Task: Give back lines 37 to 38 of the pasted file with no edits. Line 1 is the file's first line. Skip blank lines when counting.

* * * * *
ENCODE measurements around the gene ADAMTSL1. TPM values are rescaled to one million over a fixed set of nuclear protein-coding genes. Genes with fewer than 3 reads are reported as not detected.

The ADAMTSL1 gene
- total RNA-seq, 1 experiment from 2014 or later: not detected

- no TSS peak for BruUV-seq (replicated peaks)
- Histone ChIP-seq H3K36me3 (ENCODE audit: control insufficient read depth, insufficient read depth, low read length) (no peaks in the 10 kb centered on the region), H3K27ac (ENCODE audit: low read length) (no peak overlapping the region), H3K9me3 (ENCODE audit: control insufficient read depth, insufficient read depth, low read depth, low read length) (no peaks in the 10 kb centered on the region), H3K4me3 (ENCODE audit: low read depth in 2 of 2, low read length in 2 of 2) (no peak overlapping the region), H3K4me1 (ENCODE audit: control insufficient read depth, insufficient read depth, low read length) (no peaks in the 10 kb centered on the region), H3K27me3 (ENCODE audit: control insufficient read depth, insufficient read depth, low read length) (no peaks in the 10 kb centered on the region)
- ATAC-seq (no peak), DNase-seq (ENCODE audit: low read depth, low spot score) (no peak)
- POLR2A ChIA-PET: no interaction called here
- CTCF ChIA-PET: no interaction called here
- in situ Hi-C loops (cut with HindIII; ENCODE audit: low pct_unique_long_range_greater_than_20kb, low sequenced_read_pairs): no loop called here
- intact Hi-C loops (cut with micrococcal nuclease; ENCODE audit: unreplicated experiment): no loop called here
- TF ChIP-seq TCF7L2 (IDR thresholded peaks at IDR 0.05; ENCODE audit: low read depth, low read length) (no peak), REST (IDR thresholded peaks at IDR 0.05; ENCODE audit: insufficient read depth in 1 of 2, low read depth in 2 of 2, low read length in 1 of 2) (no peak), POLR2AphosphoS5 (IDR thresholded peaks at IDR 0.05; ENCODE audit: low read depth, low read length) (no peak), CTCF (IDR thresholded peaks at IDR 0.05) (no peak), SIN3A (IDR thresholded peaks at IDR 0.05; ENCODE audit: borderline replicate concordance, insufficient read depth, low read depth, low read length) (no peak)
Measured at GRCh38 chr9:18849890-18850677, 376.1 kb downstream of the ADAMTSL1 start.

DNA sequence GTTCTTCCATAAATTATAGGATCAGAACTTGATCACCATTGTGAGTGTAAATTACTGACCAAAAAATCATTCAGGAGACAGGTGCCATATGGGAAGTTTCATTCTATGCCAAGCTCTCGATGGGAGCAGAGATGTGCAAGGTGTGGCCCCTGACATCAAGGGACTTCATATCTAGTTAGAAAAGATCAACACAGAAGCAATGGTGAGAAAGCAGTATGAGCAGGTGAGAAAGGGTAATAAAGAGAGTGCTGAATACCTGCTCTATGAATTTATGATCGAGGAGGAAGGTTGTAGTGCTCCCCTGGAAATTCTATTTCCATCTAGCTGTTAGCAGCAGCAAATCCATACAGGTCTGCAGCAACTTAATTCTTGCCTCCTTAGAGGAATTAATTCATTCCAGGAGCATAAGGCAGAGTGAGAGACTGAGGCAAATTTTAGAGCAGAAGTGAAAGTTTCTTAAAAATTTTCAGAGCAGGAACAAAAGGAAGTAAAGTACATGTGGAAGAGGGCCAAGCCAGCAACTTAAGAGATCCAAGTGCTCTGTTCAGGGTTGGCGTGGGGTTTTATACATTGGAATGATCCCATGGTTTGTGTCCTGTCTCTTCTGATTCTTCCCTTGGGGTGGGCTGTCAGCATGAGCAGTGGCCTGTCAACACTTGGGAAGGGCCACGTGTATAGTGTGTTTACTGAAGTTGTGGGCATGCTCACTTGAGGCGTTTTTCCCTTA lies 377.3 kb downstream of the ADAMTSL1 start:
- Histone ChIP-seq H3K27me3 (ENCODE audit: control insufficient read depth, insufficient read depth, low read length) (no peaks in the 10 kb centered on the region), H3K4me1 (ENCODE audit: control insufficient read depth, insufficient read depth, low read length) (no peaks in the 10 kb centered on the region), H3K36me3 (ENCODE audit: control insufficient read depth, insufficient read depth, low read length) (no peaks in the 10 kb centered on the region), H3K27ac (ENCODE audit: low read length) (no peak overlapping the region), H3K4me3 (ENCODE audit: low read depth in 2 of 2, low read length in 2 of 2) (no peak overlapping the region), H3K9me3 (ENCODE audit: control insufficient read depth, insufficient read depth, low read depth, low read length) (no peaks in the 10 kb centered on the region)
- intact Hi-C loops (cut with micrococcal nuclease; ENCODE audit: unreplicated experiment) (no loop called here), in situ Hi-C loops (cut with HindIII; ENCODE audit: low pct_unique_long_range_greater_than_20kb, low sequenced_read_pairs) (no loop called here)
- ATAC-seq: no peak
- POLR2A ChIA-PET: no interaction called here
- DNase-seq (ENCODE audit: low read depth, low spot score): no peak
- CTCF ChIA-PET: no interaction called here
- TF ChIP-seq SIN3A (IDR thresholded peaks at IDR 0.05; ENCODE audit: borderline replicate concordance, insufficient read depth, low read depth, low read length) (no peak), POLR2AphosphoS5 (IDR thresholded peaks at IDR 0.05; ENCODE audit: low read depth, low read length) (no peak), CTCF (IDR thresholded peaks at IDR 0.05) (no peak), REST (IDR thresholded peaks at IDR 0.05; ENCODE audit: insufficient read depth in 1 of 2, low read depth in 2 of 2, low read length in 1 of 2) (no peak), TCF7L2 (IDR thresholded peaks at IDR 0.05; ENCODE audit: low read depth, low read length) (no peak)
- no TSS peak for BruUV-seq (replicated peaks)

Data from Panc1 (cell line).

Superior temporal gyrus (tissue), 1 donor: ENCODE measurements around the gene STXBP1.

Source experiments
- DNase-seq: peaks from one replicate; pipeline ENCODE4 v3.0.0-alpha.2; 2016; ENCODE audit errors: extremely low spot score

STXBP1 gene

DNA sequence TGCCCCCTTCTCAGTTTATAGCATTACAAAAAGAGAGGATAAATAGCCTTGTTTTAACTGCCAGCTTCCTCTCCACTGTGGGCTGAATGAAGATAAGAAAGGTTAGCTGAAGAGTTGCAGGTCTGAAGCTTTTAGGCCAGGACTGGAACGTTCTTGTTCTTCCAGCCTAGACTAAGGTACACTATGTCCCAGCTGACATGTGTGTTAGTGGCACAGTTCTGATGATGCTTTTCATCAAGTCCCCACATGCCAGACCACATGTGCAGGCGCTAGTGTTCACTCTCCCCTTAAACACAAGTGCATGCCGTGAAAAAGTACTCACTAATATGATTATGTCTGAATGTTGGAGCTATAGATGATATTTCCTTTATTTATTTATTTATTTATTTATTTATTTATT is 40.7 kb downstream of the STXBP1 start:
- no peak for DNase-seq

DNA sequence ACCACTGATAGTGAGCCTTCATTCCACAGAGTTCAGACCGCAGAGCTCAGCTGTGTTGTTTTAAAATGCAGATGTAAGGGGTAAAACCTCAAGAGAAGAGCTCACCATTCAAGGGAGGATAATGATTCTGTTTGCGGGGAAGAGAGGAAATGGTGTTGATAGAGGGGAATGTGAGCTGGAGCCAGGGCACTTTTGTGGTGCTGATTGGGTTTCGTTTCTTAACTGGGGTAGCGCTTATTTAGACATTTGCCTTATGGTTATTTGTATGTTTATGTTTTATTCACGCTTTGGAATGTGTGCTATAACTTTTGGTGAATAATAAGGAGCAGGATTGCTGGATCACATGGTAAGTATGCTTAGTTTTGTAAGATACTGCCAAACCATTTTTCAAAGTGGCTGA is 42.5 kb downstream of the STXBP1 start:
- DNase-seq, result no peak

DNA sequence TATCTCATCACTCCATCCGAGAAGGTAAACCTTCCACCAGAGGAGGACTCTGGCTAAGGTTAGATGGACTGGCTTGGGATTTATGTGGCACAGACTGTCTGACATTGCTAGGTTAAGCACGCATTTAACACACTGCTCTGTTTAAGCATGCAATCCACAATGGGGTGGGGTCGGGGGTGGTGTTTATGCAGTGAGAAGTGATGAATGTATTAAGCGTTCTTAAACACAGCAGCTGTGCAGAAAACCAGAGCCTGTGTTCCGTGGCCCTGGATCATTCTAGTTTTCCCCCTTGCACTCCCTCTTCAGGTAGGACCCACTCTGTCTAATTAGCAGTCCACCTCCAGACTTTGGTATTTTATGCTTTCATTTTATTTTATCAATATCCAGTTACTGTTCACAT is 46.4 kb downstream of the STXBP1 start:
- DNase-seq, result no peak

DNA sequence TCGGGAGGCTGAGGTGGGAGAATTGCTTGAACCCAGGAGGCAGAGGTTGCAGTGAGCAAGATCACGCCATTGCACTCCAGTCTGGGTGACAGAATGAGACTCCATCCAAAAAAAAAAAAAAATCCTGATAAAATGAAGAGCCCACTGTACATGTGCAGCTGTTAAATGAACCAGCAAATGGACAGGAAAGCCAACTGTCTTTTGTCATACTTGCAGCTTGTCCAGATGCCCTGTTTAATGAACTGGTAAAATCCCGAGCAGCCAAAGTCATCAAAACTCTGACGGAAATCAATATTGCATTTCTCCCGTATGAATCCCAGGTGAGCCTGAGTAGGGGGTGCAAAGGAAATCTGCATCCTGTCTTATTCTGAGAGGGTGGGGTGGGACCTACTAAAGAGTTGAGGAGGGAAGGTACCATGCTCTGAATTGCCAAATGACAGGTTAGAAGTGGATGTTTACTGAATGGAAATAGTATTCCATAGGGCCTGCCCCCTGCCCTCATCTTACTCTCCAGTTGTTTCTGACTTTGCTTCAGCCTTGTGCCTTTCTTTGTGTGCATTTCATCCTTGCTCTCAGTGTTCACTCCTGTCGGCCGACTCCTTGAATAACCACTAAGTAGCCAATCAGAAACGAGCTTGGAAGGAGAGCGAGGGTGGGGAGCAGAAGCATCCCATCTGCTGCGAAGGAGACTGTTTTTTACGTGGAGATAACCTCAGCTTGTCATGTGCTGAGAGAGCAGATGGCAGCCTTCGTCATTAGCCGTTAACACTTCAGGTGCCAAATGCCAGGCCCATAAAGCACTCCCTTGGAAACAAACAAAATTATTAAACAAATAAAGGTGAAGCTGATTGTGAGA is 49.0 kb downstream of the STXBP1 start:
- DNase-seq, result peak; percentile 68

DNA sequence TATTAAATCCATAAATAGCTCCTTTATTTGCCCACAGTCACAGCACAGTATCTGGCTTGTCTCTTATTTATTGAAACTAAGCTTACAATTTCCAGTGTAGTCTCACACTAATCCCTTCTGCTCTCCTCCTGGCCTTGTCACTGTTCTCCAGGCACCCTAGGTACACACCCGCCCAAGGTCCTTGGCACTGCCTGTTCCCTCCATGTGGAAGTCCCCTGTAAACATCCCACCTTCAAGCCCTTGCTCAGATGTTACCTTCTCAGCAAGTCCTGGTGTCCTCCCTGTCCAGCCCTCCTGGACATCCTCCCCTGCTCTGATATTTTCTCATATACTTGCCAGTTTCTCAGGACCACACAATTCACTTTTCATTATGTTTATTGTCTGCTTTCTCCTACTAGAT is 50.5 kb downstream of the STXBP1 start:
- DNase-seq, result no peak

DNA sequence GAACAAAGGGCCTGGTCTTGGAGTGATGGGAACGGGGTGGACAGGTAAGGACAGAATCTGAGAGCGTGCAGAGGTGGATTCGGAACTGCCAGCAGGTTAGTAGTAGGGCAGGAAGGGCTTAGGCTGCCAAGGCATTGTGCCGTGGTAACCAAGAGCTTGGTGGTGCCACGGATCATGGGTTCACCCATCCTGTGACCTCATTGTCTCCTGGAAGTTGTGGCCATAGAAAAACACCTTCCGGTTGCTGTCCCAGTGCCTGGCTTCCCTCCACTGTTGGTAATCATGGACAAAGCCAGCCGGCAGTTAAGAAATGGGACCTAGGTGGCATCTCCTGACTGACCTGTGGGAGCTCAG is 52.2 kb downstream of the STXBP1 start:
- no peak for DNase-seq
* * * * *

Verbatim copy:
DNA sequence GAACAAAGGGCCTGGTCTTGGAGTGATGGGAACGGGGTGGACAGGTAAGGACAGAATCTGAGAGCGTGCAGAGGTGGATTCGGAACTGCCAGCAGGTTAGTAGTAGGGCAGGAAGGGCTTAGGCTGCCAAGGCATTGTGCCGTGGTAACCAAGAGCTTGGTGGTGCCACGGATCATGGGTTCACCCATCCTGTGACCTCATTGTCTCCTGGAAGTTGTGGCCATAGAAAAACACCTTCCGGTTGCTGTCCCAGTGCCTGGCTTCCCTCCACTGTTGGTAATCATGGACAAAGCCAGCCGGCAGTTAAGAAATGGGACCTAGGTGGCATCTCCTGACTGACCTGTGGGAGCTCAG is 52.2 kb downstream of the STXBP1 start:
- no peak for DNase-seq